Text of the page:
Bennett Lake on the Klondike Gold Rush trail is a lake flowing into Nares Lake, with the greater part of its area within Yukon. Other watersheds in the territory include the Mackenzie River, the Peel Watershed and the Alsek–Tatshenshini, a number of rivers flowing directly into the Beaufort Sea; the two main Yukon rivers flowing into the Mackenzie in the Northwest Territories are the Liard River in the southeast and the Peel River and its tributaries in the northeast. Canada's highest point, Mount Logan, is in the territory's southwest. Mount Logan and a large part of Yukon's southwest are in Kluane National Park and Reserve, a UNESCO World Heritage Site. Other national parks include Ivvavik National Vuntut National Park in the north. Notable widespread tree species within Yukon are white spruce. Many trees are stunted because of severe climate. While the average winter temperature in Yukon is mild by Canadian arctic standards, no other place in North America gets as cold as Yukon during extreme cold snaps.
The temperature has dropped down to −60 °C three times, 1947, 1952, 1968. The most extreme cold snap occurred in February 1947 when the abandoned town of Snag dropped down to −63.0 °C. Unlike most of Canada where the most extreme heat waves occur in July and September, Yukon's extreme heat tends to occur in June and May. Yukon has recorded 36 °C three times; the first time was in June 1969 when Mayo recorded a temperature of 36.1 °C. 14 years this record was beaten when Forty Mile recorded 36 °C in May 1983. The old record was broken 21 years in June 2004 when the Mayo Road weather station, located just northwest of Whitehorse, recorded a temperature of 36.5 °C. Long before the arrival of Europeans and southern Yukon was populated by First Nations people, the area escaped glaciation. Sites of archeological significance in Yukon hold some of the earliest evidence of the presence of human habitation in North America; the sites safeguard the earliest First Nations of the Yukon. The volcanic eruption of Mount Churchill in 800 AD in what is now the U.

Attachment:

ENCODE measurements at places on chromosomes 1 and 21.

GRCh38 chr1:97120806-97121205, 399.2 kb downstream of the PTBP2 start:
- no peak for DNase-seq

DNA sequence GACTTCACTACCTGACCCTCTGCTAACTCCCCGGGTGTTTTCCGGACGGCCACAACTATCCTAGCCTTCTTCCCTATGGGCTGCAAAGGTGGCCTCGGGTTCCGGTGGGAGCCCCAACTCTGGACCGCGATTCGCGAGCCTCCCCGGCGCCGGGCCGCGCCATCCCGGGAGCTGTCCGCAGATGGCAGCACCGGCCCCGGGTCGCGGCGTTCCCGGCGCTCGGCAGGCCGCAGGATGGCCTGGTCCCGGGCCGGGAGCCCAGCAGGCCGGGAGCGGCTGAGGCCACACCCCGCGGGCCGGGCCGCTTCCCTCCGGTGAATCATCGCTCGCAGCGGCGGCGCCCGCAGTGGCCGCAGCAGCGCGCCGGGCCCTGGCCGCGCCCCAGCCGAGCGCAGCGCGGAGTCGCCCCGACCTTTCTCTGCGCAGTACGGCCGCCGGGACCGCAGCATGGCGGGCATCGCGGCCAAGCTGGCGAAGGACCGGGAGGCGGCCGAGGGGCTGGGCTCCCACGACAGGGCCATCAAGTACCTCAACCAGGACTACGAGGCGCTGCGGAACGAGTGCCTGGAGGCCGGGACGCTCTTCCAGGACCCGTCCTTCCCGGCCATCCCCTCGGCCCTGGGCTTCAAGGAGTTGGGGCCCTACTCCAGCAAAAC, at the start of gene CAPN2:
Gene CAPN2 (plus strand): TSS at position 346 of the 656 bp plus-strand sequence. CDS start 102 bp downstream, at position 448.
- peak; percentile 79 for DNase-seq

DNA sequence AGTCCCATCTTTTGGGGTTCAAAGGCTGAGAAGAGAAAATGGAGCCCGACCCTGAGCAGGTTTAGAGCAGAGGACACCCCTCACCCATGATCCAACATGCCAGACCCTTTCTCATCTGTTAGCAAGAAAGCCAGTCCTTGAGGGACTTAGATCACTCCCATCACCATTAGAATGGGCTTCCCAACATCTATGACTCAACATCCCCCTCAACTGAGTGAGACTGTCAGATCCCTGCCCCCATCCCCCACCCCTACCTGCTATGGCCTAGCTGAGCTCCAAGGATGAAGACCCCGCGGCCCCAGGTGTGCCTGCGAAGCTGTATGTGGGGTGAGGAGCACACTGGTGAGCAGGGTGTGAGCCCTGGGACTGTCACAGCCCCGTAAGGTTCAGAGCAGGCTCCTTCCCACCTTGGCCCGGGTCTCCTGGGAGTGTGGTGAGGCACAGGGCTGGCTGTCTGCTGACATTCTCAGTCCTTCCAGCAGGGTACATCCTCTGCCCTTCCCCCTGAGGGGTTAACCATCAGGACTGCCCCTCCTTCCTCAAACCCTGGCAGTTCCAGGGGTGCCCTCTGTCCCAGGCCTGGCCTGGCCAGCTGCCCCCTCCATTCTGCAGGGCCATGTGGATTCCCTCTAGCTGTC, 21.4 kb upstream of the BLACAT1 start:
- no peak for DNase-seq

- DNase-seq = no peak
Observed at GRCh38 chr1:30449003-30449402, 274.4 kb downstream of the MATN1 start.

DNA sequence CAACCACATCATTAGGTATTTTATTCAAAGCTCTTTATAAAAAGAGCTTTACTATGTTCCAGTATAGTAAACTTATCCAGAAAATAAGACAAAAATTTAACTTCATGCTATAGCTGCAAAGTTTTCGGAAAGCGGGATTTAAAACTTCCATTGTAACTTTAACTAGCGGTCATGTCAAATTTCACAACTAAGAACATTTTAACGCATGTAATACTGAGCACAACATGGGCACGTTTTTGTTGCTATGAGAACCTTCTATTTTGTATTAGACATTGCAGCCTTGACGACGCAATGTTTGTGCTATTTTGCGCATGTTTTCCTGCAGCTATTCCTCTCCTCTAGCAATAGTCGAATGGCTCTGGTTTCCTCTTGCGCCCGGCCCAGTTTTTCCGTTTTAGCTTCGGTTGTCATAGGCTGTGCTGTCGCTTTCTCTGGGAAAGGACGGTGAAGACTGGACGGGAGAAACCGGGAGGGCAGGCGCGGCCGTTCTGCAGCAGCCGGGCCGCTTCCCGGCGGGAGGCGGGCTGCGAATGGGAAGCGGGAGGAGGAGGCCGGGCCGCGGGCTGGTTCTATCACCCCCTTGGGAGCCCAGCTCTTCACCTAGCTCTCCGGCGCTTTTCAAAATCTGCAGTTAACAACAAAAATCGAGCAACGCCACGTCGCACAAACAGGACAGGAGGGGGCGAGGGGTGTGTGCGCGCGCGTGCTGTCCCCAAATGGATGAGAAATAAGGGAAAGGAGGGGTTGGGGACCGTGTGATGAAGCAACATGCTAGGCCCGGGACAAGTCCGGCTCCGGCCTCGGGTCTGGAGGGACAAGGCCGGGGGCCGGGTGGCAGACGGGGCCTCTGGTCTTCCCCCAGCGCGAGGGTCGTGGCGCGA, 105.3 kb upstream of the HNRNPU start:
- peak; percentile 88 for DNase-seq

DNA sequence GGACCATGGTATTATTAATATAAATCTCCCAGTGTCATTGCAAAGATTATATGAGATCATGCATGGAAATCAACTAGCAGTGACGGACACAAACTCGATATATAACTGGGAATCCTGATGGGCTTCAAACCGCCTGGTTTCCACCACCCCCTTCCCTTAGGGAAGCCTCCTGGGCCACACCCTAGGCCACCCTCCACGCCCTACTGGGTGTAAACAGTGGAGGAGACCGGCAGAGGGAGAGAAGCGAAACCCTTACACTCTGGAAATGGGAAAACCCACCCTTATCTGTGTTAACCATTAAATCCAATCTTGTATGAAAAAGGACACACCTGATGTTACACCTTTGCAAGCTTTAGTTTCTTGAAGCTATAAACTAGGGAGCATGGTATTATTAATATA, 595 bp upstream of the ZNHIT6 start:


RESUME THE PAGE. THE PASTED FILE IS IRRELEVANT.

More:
S. state of Alaska blanketed southern Yukon with a layer of ash which can still be seen along the Klondike Highway, which forms part of the oral tradition of First Nations peoples in Yukon and further south in Canada. Coastal and inland First Nations had extensive trading networks. European incursions into the area began early in the 19th century with the fur trade, followed by missionaries. By the 1870s and 1880s, gold miners began to arrive; this drove a population increase that justified the establishment of a police force, just in time for the start of the Klondike Gold Rush in 1897. The increased population coming with the gold rush led to the separation of the Yukon district from the Northwest Territories and the formation of the separate Yukon Territory in 1898; the 2016 census reported a Yukon population of 35,874, an increase of 5.8% from 2011. With a land area of 474,712.64 km2, it had a population density of 0.1/km2 in 2011. According to the 2006 Canada Census the majority of the territory's population was of European descent, although it has a significant population of First Nations communities across the territory.
The top ten ancestries were: The 2011 National Household Survey ex